One way around this ground-loop problem is to remove the scope’s Earth tab. This modification will disconnect its chassis from Earth causing it’s “ground” reference to be the same as the circuit under test. DO NOT DO THIS METHOD. In a fault condition, YOU become the path to Earth—and in many cases only once.
The safest way to make this measurement is with an isolated differential probe. The inputs isolate the probe from chassis ground (or Earth) making them suitable for high voltage applications. This isolation means it is safe to connect one of its inputs to the device’s ground. There is no path for leakage current to flow. This type of measuring is also called a “floating” measurement.
The bandwidth of high-voltage differential oscilloscope probes are limited to a few hundred megahertz. While working with high voltages is one reason, the other is a bit more subtle. To prevent arcing the inputs have an increased amount of physical separation. The more separation, the longer the current loop, which means less bandwidth.
While measuring a generator designed to connect to AC mains, this may not be a concern. However, a GaN or SiC inverter operates at higher frequencies.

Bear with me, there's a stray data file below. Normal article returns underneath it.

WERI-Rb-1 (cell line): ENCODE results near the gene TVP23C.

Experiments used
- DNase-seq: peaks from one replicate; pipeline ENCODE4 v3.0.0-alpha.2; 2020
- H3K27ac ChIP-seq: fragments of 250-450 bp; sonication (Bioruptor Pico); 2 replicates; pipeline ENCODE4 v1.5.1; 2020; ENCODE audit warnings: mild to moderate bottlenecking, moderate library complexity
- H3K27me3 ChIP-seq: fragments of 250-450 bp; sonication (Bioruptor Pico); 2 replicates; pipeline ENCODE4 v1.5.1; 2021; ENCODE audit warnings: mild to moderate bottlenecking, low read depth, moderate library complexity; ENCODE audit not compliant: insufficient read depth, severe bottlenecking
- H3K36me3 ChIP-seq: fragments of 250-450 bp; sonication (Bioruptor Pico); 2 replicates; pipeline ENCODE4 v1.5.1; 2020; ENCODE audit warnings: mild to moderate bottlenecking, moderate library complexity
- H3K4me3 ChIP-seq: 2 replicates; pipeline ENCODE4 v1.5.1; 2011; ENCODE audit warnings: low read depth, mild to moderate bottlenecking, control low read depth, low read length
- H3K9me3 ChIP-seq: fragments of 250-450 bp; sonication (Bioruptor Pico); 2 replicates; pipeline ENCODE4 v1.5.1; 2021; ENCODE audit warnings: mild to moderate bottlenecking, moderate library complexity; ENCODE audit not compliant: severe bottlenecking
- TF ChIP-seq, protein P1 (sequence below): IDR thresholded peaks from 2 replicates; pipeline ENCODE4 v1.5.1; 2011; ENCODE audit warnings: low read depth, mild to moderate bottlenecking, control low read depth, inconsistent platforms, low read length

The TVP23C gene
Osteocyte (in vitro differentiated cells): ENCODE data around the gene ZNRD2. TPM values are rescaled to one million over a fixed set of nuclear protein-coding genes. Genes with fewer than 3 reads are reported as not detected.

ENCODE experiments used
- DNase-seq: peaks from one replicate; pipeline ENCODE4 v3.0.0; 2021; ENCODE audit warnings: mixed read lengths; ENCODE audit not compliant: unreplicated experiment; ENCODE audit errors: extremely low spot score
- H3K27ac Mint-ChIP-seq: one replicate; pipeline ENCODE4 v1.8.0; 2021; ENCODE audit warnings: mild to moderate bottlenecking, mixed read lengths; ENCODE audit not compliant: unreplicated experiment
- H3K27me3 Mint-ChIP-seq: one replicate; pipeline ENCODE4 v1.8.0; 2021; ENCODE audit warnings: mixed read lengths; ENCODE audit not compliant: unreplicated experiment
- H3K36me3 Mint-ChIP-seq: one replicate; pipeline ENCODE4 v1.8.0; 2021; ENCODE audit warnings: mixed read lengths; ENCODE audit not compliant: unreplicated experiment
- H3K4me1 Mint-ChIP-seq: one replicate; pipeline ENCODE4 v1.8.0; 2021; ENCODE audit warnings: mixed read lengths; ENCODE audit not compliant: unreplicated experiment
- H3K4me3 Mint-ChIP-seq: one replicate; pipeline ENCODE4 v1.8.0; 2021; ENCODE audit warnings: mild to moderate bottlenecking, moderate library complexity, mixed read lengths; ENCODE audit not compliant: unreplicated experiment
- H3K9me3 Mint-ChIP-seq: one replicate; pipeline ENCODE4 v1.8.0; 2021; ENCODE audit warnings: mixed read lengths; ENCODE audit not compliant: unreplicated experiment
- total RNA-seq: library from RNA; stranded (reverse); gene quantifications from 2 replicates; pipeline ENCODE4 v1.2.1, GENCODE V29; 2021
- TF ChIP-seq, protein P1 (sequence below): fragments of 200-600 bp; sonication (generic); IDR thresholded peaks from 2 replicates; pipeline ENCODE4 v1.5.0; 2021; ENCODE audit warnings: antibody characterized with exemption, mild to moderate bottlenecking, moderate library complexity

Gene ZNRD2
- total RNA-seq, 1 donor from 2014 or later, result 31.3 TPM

When measuring high voltage AC (or high voltage DC) you need to take special precautions. Even if you are using a high-voltage differential probe or an isolated input or a battery powered scope, act as if you are not.
- Do not change connections in a powered circuit.
- Never use two hands when moving probes.
- And make sure someone else is around while you make your measurements.
Please, be careful when measuring lethal voltages.
Current probes measure current instead of voltage. Compared to a multimeter, you get a much better look at the power consumption of a modern digital device with an oscilloscope.
One caution when using current probes is that they are a hall-effect sensor. Which regarding measurement quality is excellent. However, there is a more significant propagation delay between when something happens at the probe tip relative to what shows up on screen.
If you buy a current probe, consider also acquiring a deskew fixture. This fixture will remove the propagation delay giving a more accurate view of your signals.
As I said at the start, this is not meant to be a comprehensive guide to scope probes. Instead, I wanted to make you aware of several different types that cover the most common measurements for an oscilloscope.